I was recently talking with a liberal college-educated white woman in San Francisco. I don't know who she voted for, but she felt assured that our system of governmental checks and balances would see us through the next four years. She put it this way:
"Don't worry, Alicia" she urged. "We have a constitutional right to choice." [referring to the prospect of Roe v. Wade being overturned]
"What?!" I said.
"Yes, it's in the constitution."
I was horrified. I wasn't remotely tactful or soft in my reply. "You are wrong," I said. "There is no constitutional right to choice or abortion. Nowhere in the constitution does it say you have this right."
You should have seen the look on her face.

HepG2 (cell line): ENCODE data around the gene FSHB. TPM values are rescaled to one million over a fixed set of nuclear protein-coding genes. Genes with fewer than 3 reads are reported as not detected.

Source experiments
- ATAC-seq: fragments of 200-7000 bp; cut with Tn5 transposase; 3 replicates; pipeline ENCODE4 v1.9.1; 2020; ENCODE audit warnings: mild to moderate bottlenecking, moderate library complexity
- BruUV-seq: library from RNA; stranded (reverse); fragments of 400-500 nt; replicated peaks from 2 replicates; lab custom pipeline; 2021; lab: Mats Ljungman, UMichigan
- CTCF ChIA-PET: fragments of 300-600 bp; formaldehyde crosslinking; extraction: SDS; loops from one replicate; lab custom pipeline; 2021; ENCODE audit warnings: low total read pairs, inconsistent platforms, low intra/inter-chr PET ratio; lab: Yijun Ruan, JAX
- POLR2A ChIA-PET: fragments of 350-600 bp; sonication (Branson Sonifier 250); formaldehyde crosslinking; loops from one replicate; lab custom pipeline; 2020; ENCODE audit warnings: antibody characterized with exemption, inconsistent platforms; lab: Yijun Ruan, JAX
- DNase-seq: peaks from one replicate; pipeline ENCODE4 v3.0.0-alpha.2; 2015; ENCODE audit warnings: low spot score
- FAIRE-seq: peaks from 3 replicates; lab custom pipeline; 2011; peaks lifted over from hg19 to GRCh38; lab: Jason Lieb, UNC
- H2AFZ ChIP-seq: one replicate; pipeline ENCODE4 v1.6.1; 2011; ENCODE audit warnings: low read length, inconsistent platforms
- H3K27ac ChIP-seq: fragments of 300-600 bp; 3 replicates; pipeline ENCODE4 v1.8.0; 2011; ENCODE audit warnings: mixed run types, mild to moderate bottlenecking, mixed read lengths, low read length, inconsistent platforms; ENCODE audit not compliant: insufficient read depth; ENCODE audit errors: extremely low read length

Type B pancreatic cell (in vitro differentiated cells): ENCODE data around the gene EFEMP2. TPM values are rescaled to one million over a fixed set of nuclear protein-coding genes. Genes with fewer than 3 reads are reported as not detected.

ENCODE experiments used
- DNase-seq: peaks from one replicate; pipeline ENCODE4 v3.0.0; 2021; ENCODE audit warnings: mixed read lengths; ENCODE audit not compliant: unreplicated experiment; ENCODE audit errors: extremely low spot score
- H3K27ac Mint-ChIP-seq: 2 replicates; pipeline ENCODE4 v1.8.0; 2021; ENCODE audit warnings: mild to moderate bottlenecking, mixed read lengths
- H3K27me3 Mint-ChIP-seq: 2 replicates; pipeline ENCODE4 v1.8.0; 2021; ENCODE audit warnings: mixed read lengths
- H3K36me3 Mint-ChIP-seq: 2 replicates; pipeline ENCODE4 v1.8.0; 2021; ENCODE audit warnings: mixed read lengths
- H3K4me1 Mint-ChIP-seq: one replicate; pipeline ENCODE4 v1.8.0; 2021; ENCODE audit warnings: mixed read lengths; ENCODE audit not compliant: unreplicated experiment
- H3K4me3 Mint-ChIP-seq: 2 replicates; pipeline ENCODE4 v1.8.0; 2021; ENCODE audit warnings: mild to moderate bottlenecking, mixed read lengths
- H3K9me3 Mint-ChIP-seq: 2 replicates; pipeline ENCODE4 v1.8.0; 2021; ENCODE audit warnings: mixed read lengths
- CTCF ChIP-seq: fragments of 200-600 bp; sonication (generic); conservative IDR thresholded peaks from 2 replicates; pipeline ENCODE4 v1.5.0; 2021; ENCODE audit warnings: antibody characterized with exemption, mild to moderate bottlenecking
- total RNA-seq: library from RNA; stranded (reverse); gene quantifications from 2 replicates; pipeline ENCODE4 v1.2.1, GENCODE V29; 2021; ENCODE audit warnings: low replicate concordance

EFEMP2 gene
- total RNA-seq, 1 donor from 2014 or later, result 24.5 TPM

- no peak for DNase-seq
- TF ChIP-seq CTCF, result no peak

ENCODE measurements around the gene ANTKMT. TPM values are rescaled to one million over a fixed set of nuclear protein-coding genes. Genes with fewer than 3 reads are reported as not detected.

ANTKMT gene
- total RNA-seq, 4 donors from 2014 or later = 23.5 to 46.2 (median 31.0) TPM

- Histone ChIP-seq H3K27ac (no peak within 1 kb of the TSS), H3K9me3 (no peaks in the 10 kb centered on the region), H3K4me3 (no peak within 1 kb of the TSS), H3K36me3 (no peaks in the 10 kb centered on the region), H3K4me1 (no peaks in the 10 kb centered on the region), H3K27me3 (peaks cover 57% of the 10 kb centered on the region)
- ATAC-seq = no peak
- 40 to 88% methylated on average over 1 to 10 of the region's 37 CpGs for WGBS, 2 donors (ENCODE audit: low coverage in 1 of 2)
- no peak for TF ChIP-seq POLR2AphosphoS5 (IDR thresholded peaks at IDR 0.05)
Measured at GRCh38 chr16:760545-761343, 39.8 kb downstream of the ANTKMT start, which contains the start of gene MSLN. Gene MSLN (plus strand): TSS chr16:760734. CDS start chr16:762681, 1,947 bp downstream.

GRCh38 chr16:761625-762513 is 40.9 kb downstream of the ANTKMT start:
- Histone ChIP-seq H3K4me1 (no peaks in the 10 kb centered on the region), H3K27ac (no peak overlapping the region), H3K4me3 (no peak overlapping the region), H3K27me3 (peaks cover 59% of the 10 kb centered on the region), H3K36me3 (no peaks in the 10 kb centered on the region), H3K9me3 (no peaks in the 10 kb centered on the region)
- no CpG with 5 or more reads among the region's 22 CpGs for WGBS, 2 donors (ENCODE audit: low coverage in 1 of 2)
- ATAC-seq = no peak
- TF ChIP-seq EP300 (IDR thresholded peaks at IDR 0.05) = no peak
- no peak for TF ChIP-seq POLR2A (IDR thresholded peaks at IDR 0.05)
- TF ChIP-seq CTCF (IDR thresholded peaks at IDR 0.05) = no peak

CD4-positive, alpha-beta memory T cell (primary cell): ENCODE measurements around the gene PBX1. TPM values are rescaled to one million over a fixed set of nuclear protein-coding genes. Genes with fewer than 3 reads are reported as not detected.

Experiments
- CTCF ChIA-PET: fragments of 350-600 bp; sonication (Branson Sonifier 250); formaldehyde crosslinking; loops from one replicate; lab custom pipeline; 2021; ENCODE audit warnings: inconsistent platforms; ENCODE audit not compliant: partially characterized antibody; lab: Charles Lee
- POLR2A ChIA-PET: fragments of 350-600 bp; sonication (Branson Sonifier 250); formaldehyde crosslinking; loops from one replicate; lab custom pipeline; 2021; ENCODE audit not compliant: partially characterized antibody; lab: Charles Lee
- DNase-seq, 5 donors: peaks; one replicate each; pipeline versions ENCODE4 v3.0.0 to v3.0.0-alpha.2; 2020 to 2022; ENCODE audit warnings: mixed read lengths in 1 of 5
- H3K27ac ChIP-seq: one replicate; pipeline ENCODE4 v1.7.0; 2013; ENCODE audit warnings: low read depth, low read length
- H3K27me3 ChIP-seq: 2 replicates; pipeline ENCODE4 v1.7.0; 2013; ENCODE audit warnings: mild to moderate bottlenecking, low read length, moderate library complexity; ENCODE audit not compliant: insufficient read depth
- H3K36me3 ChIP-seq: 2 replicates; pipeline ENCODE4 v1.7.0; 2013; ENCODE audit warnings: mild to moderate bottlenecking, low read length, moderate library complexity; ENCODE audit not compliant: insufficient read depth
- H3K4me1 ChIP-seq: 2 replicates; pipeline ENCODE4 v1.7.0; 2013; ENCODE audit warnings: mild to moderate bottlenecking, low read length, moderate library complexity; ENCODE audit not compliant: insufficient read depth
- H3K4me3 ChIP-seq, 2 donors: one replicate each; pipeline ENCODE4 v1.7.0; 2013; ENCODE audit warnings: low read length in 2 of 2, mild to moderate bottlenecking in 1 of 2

Now have the amendments in the constitution been used to argue for a woman's access to abortion in cases in front of the Supreme Court? Yes. But is a right to choice/abortion in the constitution? No.
The difference is very important.
What this woman didn't understand, and most people, even the very educated don't understand, is how government and law works. Perhaps this is why so many comfort themselves with the idea that while we may not be able to trust Trump, we should trust the checks and balances that are built into our government. Except most people don't understand how these work.
At any other time, this lack of knowledge would seem harmless, but I hope people will now realize that a lack of knowledge about how our government and our legal system work can have devastating results.